Our Neighborhood's Biodiversity Map

* Please click the continent to see the endangered species of our neighborhood.
Loggerhead sea turtle * To See the original image, please click the image
Shared by : Konstantinos- Eirinaios Tsiampouris (Greece)
Region : Greece
Status : Vulnerable
Caretta caretta is a primitive species. It usually reaches 90cm length. However, a Caretta caretta of 2.80m length has been discovered. Its weight usually lies between 135 and 480kg. Furthermore, is one of the seven species of sea turtle and has a lifespan of 80 years on average. Caretta caretta babies come out of their eggs, which are hidden deep in the sand, around 60cm, usually during the nights or early in the morning, and instinctively head to the sea, which is the brightest place, at that time of the day. However, if any other strong lights are around them, they lose their orientation and eventually die. Also, they are being hunted by crabs, gulls, and fishes and also by human activity. Only about one in a thousand achieves to get to the sea and reach adulthood.

Finally, if a turtle survives, it turns back after some decades to the beach where she was born in order to lay its eggs and allows its species to survive through the years. For this reason, the protection of the coasts where such eggs are found is essential. Caretta caretta is found in Greece from ancient years, and it is a favorite subject found in ancient coins.

In Greece we have some of the most important beaches for the reproduction of Caretta caretta in the Mediterranean Sea. Unfortunately, the conservation status, according to "IUCN Red List of Threatened Species", of Caretta caretta is Endangered (EN), which means that there is a high risk of extinction in the wild. One the most critical threats in Greece is the touristic development of coasts where caretta eggs are found and the placement of several constructions over the sand. Also, the climate change threatens all ecosystems, including the coasts mentioned above. Another problem is the phenomenon of mass fishing tools, provoking great injuries to sea turtles. The Center of Rescuing Sea Turtles in Greece suggests that 80% of sea turtles have suffered injuries because of human activity. The refuse thrown into the sea and more specifically the plastic bags may lead to death sea turtles as they mistake them for jellyfishes, and swallow them. In Zakinthos, the beach "Sekania" of length 550m is the greatest coast where Caretta caretta leaves its eggs in the whole Mediterranean Sea, as every year 500-1000 new nests are created. Kiparissia is another popular coast of Caretta caretta nests.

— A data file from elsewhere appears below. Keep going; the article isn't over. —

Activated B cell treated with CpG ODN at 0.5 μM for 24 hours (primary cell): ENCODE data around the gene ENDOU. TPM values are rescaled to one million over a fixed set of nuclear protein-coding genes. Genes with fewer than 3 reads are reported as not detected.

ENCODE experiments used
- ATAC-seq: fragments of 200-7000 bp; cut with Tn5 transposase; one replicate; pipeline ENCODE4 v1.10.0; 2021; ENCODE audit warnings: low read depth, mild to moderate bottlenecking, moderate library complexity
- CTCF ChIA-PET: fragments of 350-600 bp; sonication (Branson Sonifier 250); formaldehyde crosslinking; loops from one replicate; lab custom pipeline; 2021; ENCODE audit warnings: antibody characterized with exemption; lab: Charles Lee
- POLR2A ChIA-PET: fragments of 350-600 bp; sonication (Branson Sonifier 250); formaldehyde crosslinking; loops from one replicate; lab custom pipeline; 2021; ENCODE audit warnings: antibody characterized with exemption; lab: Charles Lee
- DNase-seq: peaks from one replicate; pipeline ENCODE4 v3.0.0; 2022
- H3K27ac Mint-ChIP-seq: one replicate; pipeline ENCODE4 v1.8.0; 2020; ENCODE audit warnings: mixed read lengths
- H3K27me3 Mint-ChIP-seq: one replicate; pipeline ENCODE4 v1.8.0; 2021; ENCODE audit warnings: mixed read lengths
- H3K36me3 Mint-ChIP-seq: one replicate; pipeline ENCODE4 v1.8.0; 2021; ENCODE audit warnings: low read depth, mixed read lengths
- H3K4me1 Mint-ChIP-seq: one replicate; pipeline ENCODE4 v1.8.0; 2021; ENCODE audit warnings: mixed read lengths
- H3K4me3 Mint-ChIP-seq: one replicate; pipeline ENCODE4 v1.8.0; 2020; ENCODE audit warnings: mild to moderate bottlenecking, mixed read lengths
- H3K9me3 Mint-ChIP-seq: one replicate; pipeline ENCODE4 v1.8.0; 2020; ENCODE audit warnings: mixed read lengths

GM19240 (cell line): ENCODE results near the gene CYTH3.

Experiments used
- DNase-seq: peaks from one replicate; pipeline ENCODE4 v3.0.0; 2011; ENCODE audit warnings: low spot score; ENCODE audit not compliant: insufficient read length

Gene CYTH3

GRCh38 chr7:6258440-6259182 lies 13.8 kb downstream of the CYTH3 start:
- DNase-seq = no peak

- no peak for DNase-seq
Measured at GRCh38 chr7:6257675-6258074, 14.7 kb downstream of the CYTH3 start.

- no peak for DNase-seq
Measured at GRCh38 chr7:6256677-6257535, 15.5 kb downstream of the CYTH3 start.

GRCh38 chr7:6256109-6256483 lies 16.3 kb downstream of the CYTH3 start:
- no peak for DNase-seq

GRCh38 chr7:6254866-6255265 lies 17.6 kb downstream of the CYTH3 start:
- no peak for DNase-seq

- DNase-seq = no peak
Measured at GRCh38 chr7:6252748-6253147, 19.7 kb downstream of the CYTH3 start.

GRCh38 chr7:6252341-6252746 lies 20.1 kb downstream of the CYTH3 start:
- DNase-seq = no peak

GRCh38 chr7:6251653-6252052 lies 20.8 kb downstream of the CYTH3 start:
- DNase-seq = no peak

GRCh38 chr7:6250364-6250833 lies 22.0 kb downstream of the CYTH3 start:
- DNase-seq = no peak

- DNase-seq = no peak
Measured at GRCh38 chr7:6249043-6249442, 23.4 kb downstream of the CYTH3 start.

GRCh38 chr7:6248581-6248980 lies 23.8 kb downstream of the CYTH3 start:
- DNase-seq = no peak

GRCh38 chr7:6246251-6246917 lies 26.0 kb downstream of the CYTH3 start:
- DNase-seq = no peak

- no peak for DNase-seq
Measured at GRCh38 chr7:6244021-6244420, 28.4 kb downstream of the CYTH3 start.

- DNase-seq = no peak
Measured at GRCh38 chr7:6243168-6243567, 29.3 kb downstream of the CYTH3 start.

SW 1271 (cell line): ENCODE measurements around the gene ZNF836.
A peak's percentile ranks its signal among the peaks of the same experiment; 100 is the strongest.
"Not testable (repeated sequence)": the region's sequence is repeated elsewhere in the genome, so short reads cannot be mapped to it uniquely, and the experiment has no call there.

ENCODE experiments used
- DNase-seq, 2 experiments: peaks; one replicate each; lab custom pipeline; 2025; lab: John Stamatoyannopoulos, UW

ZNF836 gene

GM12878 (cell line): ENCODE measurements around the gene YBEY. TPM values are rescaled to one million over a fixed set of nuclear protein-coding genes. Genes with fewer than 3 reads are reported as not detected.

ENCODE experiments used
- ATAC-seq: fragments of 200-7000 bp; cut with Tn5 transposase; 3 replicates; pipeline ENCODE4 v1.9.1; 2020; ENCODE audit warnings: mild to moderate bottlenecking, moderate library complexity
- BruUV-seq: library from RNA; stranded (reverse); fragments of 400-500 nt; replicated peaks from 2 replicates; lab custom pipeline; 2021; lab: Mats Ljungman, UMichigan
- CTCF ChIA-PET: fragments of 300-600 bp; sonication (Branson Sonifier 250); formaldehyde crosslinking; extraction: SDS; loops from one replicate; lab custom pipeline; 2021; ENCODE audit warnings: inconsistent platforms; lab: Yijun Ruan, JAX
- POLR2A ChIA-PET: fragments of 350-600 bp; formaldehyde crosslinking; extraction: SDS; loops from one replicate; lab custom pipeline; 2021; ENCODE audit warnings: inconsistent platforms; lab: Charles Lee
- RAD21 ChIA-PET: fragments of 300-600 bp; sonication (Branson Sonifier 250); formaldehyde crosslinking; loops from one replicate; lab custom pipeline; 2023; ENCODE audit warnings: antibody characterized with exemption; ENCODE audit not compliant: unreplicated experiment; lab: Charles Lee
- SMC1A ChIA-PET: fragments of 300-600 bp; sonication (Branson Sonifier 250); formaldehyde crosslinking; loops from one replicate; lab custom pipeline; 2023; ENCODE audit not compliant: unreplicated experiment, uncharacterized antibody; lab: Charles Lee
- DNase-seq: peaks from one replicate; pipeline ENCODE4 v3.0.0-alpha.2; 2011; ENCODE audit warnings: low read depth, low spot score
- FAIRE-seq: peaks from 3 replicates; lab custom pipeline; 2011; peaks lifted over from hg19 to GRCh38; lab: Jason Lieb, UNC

Organisations such as WWF (http://www.wwf.gr/en) and ARCHELON (http://www.archelon.gr/index_eng.php) with the support of other environmental and local organizations have tried to protect these coasts with satisfactory results. However, it is essential that we combat this problem before Caretta caretta extinct.

Where Caretta caretta, Monachus monachus, Gypaetous barbatus live and reproduce (in red)

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